A Clovis teen who was accused of sexual battery after performing a wrestling move on a teammate has filed a federal civil rights lawsuit against several agencies and officials involved in the case.
Preston Hill, who turned 18 last month, alleges malicious prosecution and defamation in the suit, which stems from a well-publicized event that happened in July 2010 and then made almost continuous headlines from last December through March of this year.
Hill -- at the time headed into his senior year at Buchanan High School -- contended he was doing a legitimate wrestling move called a "butt-drag" on a freshman teammate when he grabbed the teammate's butt cheek.
That teammate, however, told Clovis police and school officials that Hill rammed two fingers into his anus in an attempt to humiliate and bully him.
A sexual battery charge was dismissed in January, but the Clovis Unified School District still expelled Hill.
Named in the suit are the Clovis Police Department, officer Mark Bradford, the Fresno County District Attorney's Office, District Attorney Elizabeth Egan and Elana Smith, the deputy district attorney who had filed the charge against Hill.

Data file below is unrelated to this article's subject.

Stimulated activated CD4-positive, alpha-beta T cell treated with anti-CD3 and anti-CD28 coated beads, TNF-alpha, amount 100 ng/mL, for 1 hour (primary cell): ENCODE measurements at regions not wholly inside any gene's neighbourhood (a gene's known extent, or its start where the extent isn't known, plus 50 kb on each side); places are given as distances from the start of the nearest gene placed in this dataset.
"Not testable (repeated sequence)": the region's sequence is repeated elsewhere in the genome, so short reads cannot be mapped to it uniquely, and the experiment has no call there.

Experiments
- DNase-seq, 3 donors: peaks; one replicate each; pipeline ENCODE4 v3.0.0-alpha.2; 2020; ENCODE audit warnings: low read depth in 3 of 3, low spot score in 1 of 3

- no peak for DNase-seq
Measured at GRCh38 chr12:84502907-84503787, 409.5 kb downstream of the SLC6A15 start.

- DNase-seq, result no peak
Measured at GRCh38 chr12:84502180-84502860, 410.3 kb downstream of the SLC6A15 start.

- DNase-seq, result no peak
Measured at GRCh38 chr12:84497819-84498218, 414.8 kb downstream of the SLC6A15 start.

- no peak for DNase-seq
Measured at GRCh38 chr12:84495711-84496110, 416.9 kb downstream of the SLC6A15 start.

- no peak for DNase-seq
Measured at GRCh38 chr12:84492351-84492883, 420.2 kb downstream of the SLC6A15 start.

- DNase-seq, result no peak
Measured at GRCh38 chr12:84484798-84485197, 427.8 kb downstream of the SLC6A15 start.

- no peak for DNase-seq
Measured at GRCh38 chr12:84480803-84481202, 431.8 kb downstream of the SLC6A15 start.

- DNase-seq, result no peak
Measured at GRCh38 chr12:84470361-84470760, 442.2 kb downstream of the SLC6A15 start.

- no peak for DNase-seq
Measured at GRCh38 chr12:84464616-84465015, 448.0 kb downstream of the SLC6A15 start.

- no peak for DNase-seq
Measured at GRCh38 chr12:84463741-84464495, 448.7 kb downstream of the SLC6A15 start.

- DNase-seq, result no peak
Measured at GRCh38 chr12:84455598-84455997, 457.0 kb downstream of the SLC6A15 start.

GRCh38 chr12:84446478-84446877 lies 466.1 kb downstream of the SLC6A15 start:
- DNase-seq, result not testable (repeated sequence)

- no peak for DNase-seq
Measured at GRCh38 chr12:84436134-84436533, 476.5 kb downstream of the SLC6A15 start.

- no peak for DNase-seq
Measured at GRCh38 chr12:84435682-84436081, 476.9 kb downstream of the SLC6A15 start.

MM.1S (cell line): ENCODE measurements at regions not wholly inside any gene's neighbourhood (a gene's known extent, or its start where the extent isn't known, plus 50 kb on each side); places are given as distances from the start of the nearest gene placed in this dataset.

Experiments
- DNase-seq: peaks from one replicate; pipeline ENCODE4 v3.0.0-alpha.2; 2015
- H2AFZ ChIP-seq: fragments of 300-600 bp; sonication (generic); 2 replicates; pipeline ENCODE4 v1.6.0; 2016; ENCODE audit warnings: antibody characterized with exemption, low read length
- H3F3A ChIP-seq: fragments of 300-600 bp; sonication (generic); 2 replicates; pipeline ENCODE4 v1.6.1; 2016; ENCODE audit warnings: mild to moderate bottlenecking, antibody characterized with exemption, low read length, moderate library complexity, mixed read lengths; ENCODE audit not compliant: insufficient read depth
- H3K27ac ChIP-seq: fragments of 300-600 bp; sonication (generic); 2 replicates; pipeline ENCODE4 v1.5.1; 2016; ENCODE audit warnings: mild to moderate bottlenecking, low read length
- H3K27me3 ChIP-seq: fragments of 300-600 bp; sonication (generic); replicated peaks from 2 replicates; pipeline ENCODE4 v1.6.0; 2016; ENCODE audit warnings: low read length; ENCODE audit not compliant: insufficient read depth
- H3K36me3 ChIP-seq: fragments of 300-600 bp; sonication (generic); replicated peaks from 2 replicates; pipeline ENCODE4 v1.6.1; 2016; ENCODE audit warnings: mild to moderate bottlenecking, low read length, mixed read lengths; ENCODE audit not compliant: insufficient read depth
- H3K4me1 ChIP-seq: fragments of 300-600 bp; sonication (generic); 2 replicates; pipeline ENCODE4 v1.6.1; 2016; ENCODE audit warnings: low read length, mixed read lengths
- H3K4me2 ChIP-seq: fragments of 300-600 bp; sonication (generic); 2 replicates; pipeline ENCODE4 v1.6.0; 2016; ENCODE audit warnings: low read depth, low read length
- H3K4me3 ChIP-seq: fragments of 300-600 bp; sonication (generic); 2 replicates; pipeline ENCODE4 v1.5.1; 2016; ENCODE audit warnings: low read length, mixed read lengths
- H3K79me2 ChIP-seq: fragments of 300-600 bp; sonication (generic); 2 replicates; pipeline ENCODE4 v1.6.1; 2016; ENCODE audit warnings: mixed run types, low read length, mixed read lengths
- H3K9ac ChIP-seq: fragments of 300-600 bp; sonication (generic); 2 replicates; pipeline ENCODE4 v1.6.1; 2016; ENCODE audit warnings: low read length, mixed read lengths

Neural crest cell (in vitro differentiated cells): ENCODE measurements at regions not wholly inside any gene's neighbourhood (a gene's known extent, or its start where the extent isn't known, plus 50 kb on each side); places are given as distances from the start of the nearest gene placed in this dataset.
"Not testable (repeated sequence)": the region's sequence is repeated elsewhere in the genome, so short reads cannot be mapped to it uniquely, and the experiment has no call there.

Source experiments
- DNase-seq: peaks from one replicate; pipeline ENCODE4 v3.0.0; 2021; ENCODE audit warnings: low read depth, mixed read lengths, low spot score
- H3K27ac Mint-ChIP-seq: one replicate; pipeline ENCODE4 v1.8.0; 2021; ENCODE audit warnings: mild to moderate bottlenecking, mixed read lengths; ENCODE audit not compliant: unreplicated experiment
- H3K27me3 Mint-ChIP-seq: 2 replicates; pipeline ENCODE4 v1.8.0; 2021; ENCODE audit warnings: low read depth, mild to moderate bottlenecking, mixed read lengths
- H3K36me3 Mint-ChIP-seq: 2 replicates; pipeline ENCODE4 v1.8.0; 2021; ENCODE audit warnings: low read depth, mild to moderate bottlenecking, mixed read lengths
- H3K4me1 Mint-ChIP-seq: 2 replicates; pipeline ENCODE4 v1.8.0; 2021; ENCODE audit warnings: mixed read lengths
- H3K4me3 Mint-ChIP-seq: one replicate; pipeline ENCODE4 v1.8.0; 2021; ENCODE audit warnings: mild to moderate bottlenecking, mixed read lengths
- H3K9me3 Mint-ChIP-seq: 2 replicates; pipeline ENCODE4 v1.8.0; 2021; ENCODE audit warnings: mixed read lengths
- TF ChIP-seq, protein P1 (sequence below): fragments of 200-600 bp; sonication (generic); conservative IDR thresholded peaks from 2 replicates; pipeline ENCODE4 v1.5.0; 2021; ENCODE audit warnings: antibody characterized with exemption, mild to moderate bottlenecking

The lawsuit, filed last week in U.S. District Court in Fresno, claims there was a conscious effort -- especially by Bradford and Smith -- to press the case against Hill, even though there was scant evidence to support the charges.
Smith, in particular, is singled out for having "a personal animus toward Hill and his family." As such, the suit says, "she and Defendant Egan chose to single out Hill from all other juveniles and avenge her personal animus by filing the charge against Hill."
The lawsuit further claims that all the defendants were aware that Buchanan High -- which Hill and the victim both attended -- had started expulsion proceedings against Hill. The charges were filed against Hill, the suit says, "to buttress those expulsion proceedings," which would ensure that he never again wrestled for the school.
As for the defamation charge, the lawsuit contends Hill suffered "indignity, humiliation, distress, defamation on a national scale" because of the widespread publicity the case garnered.
Fresno County District Attorney's Office spokeswoman Sonia De La Rosa said Egan had not seen the suit. Clovis officials said the same thing. Bradford and Smith could not be reached for comment.
Lawrence Fisher, a Pittsburgh, Pa.,-based attorney who is representing Hill, declined to further comment on the lawsuit, other than to say "everything there is to be said at this point is said rather adroitly by the complaint."
Clovis Unified was not named in the lawsuit, but Fisher hinted that could come at a later time.
Currently, Fresno attorneys Charles Magill and his wife, Laura Guzman Magill, have filed a writ in Fresno County Superior Court to erase the expulsion. That case is ongoing.